Denise M Taylor

Writing Consultant I Editor I Proofreader I Teacher

One of my new-year resolutions includes ‘getting out of Melbourne to enjoy art on offer in regional Victoria’. This promise began to materialise just before Christmas when I contacted an ‘old’ pal who lives in Geelong and shares my love of art. I’m ashamed to say that I have never stepped foot inside the Geelong Gallery (GG) so it was my chance to have a chin-wag with Pam and enjoy a private tour of her local, and much-loved, art gallery.

On a glorious summer day last week I travelled to Geelong by train from Southern Cross Station in Melbourne. A flat pastoral landscape dotted with dusty shrubs and random groupings of grey-green eucalypt trees dominated the view from the train. Towards the north-west the granite ridges of the You Yangs gradually rise from the Werribee Plain; the name ‘You Yang’ comes from the Aboriginal words ‘Wurdi Youang’ or ‘Ude Youang’ meaning big mountain in the middle of a plain. These austere geological formations probably don’t accord with European ideas of nature’s beauty, and Australian artist Fred Williams’ paintings of the You Yangs during the 1960s certainly do not conform to traditional compositions of landscape paintings. Williams (1927-1982) first visited the You Yangs in the winter of 1962; his idiosyncratic representation of the landscape (‘Landscape Drawing No. 3’) compresses the landscape into a pattern of dots and daubs. One of the first of Williams’ You Yang series of oil paintings, ‘You Yangs landscape’ (1963), is animated by these painterly marks, suggestive of plant life and land formations. The artist’s choice of pigments reveals a subtle balance between warm and cool hues.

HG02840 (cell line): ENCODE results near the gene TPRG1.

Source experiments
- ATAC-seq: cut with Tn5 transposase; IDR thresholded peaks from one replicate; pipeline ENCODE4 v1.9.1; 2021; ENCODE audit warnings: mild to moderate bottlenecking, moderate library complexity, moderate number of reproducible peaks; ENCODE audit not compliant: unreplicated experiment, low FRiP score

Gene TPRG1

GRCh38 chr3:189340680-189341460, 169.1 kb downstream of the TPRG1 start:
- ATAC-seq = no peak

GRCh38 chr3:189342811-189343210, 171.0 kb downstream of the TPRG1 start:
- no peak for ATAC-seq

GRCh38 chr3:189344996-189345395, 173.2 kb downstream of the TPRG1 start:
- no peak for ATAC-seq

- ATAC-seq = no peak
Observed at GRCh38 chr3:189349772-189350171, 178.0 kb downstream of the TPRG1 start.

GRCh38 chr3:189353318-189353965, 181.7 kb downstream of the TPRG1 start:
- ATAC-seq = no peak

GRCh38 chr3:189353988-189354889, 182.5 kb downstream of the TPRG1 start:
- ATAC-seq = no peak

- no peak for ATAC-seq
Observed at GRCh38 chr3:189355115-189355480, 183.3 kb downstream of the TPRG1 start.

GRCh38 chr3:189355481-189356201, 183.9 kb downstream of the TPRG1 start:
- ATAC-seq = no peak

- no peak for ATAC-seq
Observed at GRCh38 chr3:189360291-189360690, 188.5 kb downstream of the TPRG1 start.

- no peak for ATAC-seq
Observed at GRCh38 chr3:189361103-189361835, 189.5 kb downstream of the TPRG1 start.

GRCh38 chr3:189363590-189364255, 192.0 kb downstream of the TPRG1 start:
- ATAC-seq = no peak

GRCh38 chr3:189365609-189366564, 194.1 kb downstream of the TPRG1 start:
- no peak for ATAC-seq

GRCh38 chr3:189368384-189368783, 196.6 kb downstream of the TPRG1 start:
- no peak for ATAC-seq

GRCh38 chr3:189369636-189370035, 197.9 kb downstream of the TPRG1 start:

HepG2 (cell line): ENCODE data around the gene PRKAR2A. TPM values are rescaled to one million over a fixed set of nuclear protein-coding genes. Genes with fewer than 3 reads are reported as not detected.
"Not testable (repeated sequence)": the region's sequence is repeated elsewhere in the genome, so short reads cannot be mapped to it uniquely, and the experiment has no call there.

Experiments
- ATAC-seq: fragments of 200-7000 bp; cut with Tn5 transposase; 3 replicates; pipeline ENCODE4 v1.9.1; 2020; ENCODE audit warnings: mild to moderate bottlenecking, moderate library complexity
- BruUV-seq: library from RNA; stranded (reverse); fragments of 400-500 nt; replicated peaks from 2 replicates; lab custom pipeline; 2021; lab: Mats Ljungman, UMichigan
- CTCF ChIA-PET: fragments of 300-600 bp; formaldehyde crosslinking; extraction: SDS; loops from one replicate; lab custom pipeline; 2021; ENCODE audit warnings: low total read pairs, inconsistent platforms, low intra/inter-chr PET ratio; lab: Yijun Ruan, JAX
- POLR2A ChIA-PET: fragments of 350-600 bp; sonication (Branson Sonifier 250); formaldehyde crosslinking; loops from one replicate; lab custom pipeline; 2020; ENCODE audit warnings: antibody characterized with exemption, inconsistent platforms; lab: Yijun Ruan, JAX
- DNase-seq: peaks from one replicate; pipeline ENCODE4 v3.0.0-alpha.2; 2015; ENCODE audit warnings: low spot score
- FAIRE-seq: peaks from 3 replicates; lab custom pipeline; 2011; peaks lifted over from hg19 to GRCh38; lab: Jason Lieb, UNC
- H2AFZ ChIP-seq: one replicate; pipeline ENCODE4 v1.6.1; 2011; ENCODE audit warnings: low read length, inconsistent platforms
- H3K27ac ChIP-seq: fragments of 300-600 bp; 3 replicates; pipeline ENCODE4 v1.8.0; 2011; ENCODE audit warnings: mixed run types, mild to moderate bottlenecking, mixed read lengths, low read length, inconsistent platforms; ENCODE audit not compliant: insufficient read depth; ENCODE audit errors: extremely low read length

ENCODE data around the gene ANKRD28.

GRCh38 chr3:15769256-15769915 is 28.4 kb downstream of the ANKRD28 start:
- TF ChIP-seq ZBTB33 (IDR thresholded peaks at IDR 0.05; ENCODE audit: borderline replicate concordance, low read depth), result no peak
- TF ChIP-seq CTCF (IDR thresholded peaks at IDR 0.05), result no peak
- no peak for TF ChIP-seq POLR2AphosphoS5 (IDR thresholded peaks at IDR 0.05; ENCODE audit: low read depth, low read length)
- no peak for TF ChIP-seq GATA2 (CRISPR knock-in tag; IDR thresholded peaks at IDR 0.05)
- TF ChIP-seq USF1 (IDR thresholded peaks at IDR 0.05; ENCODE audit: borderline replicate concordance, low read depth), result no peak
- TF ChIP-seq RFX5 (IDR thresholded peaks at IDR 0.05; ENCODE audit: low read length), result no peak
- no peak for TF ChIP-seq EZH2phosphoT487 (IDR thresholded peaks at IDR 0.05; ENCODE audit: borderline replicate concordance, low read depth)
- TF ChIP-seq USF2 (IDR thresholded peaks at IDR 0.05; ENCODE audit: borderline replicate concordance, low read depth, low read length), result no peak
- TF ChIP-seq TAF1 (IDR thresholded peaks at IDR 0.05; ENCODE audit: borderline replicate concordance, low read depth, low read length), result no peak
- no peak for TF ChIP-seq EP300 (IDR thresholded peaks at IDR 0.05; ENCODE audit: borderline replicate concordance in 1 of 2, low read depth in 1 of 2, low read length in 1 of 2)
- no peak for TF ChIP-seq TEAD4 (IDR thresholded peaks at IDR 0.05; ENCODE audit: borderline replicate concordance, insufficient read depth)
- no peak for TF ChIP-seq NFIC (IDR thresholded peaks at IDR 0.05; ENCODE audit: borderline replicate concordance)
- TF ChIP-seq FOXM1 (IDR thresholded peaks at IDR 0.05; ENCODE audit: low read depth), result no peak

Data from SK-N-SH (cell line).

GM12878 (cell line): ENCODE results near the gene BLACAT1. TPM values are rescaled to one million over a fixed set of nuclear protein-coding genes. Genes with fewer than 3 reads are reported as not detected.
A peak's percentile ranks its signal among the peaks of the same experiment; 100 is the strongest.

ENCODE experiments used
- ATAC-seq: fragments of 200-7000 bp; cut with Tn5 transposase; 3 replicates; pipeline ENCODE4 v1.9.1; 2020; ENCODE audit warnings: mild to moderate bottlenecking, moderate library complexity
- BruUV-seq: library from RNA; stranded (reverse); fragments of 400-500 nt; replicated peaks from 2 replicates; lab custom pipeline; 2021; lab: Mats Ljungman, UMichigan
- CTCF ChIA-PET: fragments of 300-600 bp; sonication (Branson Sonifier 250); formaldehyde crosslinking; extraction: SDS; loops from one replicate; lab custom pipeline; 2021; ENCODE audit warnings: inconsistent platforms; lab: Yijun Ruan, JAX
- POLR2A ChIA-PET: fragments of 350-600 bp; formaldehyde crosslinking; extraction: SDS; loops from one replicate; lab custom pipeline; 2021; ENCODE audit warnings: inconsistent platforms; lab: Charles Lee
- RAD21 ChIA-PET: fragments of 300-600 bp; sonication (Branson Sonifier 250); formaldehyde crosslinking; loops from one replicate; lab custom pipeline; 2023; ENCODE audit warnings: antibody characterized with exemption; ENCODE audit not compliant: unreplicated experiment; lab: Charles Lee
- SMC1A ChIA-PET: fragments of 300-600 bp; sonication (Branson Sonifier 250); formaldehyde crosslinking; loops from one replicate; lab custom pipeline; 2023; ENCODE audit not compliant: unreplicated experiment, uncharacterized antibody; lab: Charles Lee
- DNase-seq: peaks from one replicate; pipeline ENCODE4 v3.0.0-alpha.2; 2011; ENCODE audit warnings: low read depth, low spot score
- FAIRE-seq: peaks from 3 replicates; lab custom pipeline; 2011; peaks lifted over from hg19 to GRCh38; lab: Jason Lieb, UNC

Fred Williams, ‘Landscape Drawing No. 3’, 1963, black, white, ochre pastel on wove paper, 55.1 x 76 cm, Art Gallery of NSW, Sydney

Fred Williams, ‘Landscape Drawing No. 3’, 1963, black, white, ochre pastel on wove paper, 55.1 x 76 cm, Art Gallery of NSW, Sydney

Fred Williams, ‘You Yangs landscape’, 1963, oil on hardboard, 119.5 x 152 cm, Art Gallery of NSW, Sydney

Fred Williams, ‘You Yangs landscape’, 1963, oil on hardboard, 119.5 x 152 cm, Art Gallery of NSW, Sydney

Geelong Gallery owns ‘Yellow landscape’ (1968-69) which is apparently a later painting from Williams’ You Yang series (although the 2011 NGA ‘Infinite Horizons’ exhibition described it as a Lysterfield landscape). This composition is even more ethereal with its lightness of touch and colour. The horizon line has been replaced by what can be read as a broken tree line. I hope to see it hanging in the Gallery.

Fred Williams, ‘Yellow landscape’, 1968-69, oil on canvas, 141.7 x 193 cm, Geelong Gallery

Fred Williams, ‘Yellow landscape’, 1968-69, oil on canvas, 141.7 x 193 cm, Geelong Gallery

Pam is waiting for me at Geelong Station and as we walk through the attractive landscaped gardens of Johnstone Park, the Gallery looms as a solid (and loud) reminder of the imperial nature of Neo-Classical architecture. Built in 1915, the imposing Pantheon-like façade is no longer the main entrance. We walk around to the entrance on Little Malop Street next to the new, and spectacular, state-of-the-art library, which speaks of Geelong’s mission to maintain a dynamic cultural environment.